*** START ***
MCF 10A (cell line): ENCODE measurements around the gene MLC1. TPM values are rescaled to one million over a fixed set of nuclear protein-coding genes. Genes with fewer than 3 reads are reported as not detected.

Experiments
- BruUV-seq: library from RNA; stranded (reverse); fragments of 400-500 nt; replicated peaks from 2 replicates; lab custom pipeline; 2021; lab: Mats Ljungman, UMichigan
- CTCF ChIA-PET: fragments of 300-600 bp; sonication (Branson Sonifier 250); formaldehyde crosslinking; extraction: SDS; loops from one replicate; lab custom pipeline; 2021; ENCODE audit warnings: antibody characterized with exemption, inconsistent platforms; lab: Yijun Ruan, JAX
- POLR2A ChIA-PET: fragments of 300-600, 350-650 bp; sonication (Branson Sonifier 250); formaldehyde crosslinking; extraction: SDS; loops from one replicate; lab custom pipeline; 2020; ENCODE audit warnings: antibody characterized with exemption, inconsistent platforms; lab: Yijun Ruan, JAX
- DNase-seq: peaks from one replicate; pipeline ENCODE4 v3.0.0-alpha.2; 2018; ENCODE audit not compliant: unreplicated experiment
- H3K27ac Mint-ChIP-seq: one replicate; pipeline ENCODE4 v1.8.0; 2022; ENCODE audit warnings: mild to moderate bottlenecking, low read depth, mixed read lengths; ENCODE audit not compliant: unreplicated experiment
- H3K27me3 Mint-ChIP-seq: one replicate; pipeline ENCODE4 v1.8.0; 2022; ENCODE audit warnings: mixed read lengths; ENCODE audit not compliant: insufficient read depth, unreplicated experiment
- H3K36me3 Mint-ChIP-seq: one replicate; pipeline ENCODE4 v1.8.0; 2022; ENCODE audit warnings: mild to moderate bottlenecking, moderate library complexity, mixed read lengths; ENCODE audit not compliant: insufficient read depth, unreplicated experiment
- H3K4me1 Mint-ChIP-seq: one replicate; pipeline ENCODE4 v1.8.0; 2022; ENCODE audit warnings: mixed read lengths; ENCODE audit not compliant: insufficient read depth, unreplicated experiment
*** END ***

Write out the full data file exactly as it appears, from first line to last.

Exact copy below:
MCF 10A (cell line): ENCODE measurements around the gene MLC1. TPM values are rescaled to one million over a fixed set of nuclear protein-coding genes. Genes with fewer than 3 reads are reported as not detected.

Experiments
- BruUV-seq: library from RNA; stranded (reverse); fragments of 400-500 nt; replicated peaks from 2 replicates; lab custom pipeline; 2021; lab: Mats Ljungman, UMichigan
- CTCF ChIA-PET: fragments of 300-600 bp; sonication (Branson Sonifier 250); formaldehyde crosslinking; extraction: SDS; loops from one replicate; lab custom pipeline; 2021; ENCODE audit warnings: antibody characterized with exemption, inconsistent platforms; lab: Yijun Ruan, JAX
- POLR2A ChIA-PET: fragments of 300-600, 350-650 bp; sonication (Branson Sonifier 250); formaldehyde crosslinking; extraction: SDS; loops from one replicate; lab custom pipeline; 2020; ENCODE audit warnings: antibody characterized with exemption, inconsistent platforms; lab: Yijun Ruan, JAX
- DNase-seq: peaks from one replicate; pipeline ENCODE4 v3.0.0-alpha.2; 2018; ENCODE audit not compliant: unreplicated experiment
- H3K27ac Mint-ChIP-seq: one replicate; pipeline ENCODE4 v1.8.0; 2022; ENCODE audit warnings: mild to moderate bottlenecking, low read depth, mixed read lengths; ENCODE audit not compliant: unreplicated experiment
- H3K27me3 Mint-ChIP-seq: one replicate; pipeline ENCODE4 v1.8.0; 2022; ENCODE audit warnings: mixed read lengths; ENCODE audit not compliant: insufficient read depth, unreplicated experiment
- H3K36me3 Mint-ChIP-seq: one replicate; pipeline ENCODE4 v1.8.0; 2022; ENCODE audit warnings: mild to moderate bottlenecking, moderate library complexity, mixed read lengths; ENCODE audit not compliant: insufficient read depth, unreplicated experiment
- H3K4me1 Mint-ChIP-seq: one replicate; pipeline ENCODE4 v1.8.0; 2022; ENCODE audit warnings: mixed read lengths; ENCODE audit not compliant: insufficient read depth, unreplicated experiment